It would be difficult to find fault with this argument if Rosenthal and Mikva made their case based only upon an extension of NICS checks to secondary sales. Their comment in this regard, that the “entire secondary gun market is a vast regulatory void,” is not only true but has become more true as the internet has stretched private gun transactions far beyond the local gun show.  But the argument doesn’t rest there, because Rosenthal-Mikva then swing effortlessly into a discussion linking expanded background checks to universal gun registration, as if coupling the latter to the former  represents no great difference at all. Here’s the way they put it: “A comprehensive system of background checks and registration would not prevent law-abiding people from obtaining guns for purposes of lawful self-defense.”

When all is said and done, one could posit a similar thought for just about any kind of gun regulation which didn’t keep law-abiding individuals from owning guns.  But in gun circles, the word ‘registration’ is so toxic that once you introduce it into any discussion about regulating guns, you are guaranteeing that the discussion will quickly come to an end. And in addition to the political implications of registration, studies on the effectiveness of gun registration as a means to reduce gun violence have basically found the results of registration strategies to be inconclusive because there aren’t enough case studies to prove either the pro or the con.

I’m not opposed to registration because I believe the ‘slippery-slope’ argument has no basis in history or fact, and I’m somewhat old-fashioned because I side with Senator Daniel Patrick Moynihan who said that public policy should be based not on opinions but on facts.  But in that context I wish that Rosenthal and Mikva could have been a little more sensitive to the manner in which the gun violence debate plays itself out. Advocating gun registration as just another, sensible regulation is a little bit like walking into the lion’s den and sticking your head into the lion’s mouth.

The NRA May Think It Owns The Gun Debate But The Other Side Is Waking Up.

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One of the things I’ve trained myself to do is a weekly check of the NRA-ILA website, because as don Corleone advised his son Michael, you always have to keep your enemies closer than your friends. And while I don’t consider myself and the NRA to be enemies necessarily, I do consider their continued attempts to push a very radical, pro-gun agenda to be shortsighted and ill-advised.  When I joined the NRA in 1955, it was an organization devoted to training, gun history and outdoor life.  It still devotes time, energy and resources to those activities, but the organization’s major thrust today is to promote the notion of armed citizens which I believe does nothing except increase risk.

open                The real reason I’m against the NRA’s push for concealed-carry is that, believe it or not, I think CCW laws for the most part actually threaten rather than strengthen the 2nd-Amendment right to own a gun.  I say that for the following reasons.  First, the 2008 Heller decision specifically and explicitly limited private ownership to guns kept in the home, and I don’t care if all these so-called 2nd Amendment ‘absolutists’ want to yap about their God-given right to walk around with a gun, the law says otherwise, period, end of debate.  Second, Heller also vested in government the right to regulate, and there has not been a single challenge to Heller that has denied the public authority from having the last word when it comes to how, why and when people can carry or use guns.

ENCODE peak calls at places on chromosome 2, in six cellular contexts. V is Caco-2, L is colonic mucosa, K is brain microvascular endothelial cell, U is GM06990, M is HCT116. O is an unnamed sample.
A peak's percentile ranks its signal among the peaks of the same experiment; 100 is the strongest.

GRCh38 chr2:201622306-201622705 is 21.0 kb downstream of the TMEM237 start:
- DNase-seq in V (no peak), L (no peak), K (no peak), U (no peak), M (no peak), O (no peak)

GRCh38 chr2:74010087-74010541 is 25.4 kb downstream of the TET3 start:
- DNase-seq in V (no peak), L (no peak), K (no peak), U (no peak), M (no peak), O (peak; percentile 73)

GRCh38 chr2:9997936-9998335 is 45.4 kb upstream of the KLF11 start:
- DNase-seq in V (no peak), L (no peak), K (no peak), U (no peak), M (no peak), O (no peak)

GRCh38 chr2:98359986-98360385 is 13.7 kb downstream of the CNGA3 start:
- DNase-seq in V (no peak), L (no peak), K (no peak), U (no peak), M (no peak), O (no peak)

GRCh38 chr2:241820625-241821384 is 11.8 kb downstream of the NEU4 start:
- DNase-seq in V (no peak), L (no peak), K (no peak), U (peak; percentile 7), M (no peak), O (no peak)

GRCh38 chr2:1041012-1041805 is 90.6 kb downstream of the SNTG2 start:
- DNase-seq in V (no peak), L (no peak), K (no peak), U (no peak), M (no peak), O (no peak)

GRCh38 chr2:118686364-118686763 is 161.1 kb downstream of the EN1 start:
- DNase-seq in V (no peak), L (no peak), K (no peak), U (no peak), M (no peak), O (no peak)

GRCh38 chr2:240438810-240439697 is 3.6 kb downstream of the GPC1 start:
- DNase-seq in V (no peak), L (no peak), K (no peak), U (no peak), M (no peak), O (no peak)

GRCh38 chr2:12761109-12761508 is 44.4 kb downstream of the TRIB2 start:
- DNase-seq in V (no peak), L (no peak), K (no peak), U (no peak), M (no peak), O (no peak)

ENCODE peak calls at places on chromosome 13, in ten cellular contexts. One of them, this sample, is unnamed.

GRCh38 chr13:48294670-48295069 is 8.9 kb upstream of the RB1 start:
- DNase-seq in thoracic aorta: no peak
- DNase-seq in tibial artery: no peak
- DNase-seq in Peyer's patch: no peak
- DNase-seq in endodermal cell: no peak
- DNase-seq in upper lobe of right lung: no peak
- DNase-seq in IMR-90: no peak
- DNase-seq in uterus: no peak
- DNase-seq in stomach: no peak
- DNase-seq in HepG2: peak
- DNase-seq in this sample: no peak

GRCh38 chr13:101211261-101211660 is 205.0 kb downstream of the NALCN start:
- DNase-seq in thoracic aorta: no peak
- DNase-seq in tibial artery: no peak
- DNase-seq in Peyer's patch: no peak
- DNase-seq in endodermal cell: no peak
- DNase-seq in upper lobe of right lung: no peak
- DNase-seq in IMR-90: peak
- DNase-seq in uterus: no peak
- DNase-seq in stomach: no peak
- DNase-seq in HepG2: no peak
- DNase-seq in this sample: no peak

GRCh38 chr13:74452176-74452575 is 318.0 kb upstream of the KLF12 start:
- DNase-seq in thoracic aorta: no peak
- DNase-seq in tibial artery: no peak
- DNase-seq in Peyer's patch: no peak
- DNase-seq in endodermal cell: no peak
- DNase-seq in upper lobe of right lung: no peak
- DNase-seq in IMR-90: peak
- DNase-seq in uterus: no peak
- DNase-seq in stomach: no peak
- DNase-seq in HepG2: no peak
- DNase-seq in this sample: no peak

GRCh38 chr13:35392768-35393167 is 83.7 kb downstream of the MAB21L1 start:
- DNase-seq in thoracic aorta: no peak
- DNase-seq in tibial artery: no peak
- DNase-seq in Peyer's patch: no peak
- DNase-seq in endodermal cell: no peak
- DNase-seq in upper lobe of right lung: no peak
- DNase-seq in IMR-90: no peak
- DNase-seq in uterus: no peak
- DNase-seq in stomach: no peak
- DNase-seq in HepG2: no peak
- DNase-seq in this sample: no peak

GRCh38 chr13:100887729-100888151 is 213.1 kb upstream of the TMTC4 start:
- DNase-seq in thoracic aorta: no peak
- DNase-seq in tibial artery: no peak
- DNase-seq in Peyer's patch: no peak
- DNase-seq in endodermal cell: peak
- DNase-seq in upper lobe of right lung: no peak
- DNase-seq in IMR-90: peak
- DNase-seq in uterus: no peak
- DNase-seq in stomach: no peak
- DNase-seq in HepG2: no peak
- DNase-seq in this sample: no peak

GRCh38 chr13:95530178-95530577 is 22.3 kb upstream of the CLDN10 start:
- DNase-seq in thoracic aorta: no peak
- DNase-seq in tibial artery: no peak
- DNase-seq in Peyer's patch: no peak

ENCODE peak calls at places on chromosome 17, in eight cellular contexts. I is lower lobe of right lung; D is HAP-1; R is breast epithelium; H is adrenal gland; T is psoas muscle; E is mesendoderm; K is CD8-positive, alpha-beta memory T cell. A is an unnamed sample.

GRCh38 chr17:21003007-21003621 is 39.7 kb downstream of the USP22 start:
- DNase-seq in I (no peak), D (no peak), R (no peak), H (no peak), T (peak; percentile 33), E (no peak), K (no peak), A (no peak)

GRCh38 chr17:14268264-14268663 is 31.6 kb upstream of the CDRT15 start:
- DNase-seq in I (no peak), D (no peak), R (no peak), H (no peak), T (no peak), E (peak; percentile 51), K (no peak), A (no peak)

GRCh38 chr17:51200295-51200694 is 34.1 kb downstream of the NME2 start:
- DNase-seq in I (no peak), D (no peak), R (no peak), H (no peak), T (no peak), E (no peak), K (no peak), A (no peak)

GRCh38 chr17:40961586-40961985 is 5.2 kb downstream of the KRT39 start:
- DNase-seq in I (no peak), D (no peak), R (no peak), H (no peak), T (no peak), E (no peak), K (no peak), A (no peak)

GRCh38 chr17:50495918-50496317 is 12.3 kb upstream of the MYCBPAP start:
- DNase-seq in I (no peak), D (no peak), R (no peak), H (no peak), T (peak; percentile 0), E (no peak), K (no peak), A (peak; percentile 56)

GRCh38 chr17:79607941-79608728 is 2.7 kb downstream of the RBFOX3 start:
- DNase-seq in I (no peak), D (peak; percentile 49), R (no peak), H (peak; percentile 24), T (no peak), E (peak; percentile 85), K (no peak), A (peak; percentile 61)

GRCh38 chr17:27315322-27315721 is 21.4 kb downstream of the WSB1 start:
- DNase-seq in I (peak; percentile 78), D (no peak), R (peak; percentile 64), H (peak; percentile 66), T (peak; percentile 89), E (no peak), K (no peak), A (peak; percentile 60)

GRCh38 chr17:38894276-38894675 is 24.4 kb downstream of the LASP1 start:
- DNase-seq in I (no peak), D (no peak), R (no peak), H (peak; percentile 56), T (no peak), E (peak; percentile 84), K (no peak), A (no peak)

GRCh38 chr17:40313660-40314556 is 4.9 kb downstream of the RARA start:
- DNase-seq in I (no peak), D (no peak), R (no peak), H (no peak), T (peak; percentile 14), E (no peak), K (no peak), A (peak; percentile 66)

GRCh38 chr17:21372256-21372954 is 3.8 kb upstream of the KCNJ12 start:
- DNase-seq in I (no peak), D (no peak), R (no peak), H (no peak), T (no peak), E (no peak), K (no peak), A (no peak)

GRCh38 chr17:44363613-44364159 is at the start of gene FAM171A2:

Finally and most important, a majority, in fact a large majority of Americans don’t own guns.  That’s not true in Western states like Montana, the Dakotas or Idaho, which together have a total population 4.4 million, which is less than the body count for Brooklyn and Queens.  The moment you move into populous states however, particularly on the two coasts where more than 100 million live, per capita gun ownership begins to drop down to one out of four or one out of five.  And despite the whining of Mother Loesch about all those millions of Moms who own guns, that’s about as near to reality as how effectively she teaches her kids by keeping them at home.

Most Americans are in favor of gun ownership, as long as guns are kept out of the wrong hands.  And the only way that will happen is to let the public authority create and enforce laws that restrict gun ownership to folks who play by the rules; and I’m not talking about the rules that govern everyday conduct, I’m talking about the rules that regulate the ownership of guns.  Which is why it’s absurd that the NRA would be campaigning against background checks while, at the same time saying that every law-abiding citizen should own and carry a gun.  It’s a contradictory message and, unless you’re a diehard gun owner, it makes no sense.

This is why I found it interesting that the NRA-ILA website carried a story this week criticizing a recent report which once again found that upwards of 40% of all gun transfers occur without a background check – a loophole that has been mentioned by just about everyone who wants to see an end to violence caused by guns.  The evidence for this claim is an old survey conducted in 1994 which, according to the NRA, cannot be used to measure “anything about the American people with only 251 respondents in a survey.”  This is the same NRA that has been telling us that armed citizens prevent “millions” of crimes from being committed every year.  Where does this evidence comes from?  Another 1994 survey whose respondents numbered 221!

The NRA will never have a problem convincing gun owners that what it says about guns is sacred and true.  But the recent shootings in Virginia and Oregon may have turned the tide and 200 million non-gun owners may be asking themselves what they can do.